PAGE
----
By Tim Jeal
Not anything obsessed explorers of the mid-nineteenth century greater than the search to find the resource of the White Nile. It was once the planet's such a lot elusive mystery, the prize coveted especially others. among 1856 and 1876, six larger-than-life males and one impressive lady permitted the problem. displaying severe braveness and resilience, Richard Burton, John Hanning Speke, James Augustus supply, Samuel Baker, Florence von Sass, David Livingstone, and Henry Morton Stanley risked their lives and reputations within the fierce pageant. Award-winning writer Tim Jeal deploys attention-grabbing new learn to supply a brilliant tableau of the unmapped "Dark Continent," its jungle deprivations, and the courage—as good as malicious tactics—of the explorers.
On a number of forays embarked on east and significant Africa, the tourists gone through nearly impenetrable terrain and suffered the ravages of flesh-eating ulcers, paralysis, malaria, deep spear wounds, or even loss of life. they found Lakes Tanganyika and Victoria and have become the 1st white humans to come across the kingdoms of Buganda and Bunyoro. Jeal weaves the tale with actual new element and examines the tragic accidental legacy of the Nile seek that also casts a protracted shadow over the folk of Uganda and Sudan.
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Extra info for Explorers of the Nile: The Triumph and Tragedy of a Great Victorian Adventure
De Bono’s enemies swore that he and his nephew bought and sold human beings as well as exotic animals. 20 From this stinking, rat-infested string of slave and ivory camps beside the Nile, De Bono, and his friends and business partners, launched themselves up the river. But a combination of cerebral malaria, cataracts and hostile Africans defeated them. In 1853, while Richard Burton was writing his book in Cairo, entirely unknown to him De Bono travelled up the Nile once again and passed through the land of the Bari and the Obbo to within eighty miles of Lake Albert.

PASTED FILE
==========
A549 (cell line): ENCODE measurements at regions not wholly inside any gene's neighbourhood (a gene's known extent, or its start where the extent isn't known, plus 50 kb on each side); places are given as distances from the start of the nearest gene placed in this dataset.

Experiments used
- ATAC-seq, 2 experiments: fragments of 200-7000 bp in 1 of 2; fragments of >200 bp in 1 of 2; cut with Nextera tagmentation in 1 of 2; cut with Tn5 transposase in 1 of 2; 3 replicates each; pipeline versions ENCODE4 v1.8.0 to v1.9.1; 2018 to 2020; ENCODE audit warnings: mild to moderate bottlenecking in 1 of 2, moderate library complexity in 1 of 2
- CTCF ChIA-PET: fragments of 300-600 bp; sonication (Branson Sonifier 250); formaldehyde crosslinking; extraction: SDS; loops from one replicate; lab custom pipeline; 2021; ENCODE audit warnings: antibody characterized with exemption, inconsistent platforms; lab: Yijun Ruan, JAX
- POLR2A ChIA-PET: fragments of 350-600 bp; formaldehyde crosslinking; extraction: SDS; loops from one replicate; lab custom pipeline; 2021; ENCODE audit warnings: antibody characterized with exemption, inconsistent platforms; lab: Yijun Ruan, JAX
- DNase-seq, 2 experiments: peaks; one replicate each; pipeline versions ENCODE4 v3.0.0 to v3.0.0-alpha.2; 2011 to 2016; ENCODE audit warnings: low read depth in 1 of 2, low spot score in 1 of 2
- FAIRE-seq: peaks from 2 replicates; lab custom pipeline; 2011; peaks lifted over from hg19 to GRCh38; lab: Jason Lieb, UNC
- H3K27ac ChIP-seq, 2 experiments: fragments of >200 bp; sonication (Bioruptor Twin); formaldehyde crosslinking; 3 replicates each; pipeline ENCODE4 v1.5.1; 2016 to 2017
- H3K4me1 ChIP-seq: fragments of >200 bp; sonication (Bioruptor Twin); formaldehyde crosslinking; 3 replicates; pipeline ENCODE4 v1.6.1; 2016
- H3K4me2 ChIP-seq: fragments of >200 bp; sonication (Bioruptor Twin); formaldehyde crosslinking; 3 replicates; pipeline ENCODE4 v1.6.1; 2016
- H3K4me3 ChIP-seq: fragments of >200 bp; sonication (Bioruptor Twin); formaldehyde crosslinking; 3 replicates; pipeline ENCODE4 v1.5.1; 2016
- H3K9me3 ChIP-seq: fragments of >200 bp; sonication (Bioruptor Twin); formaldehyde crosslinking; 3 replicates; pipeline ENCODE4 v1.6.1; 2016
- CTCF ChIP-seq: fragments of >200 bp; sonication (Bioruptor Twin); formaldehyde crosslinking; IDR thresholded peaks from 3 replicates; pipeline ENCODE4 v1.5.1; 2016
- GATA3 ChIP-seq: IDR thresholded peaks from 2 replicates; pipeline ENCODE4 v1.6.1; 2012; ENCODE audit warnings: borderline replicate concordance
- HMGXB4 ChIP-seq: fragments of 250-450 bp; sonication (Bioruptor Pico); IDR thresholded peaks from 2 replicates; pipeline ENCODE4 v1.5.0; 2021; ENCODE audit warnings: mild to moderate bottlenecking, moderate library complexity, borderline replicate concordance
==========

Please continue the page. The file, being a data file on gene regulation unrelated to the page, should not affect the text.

But, as Livingstone realised, this reluctance was already encouraging the slavers to take dugouts by force. Only Dr Livingstone, the man of peace, was being denied what he so desperately needed. ’ Livingstone soon discovered that slavers, like Hassani and Abed, had ‘aided [his] men in propagating the false accusation’. Not surprisingly, the Arab-Swahili wanted to stop Livingstone spying on them as they extended their activities north and west of Nyangwe. As for his followers, their attitude was easy to understand.
From each hole in the tangled mass we looked for a spear; and each moment expected to hear the rustle which told of deadly weapons hurled. I became weary with the constant strain of danger, and – as I suppose happens with soldiers on the ﬁeld of battle – not courageous, but perfectly indifferent whether I were killed or not. 63 Another spear whipped by less than a foot ahead of him. He and his men ﬁred into the foliage, but hit no one. Though he meant to do everything in his power to return to Manyema, Livingstone feared he might never see the Lualaba 34 blood in god’s river ‘A large spear .
Explorers of the Nile: The Triumph and Tragedy of a Great Victorian Adventure by Tim Jeal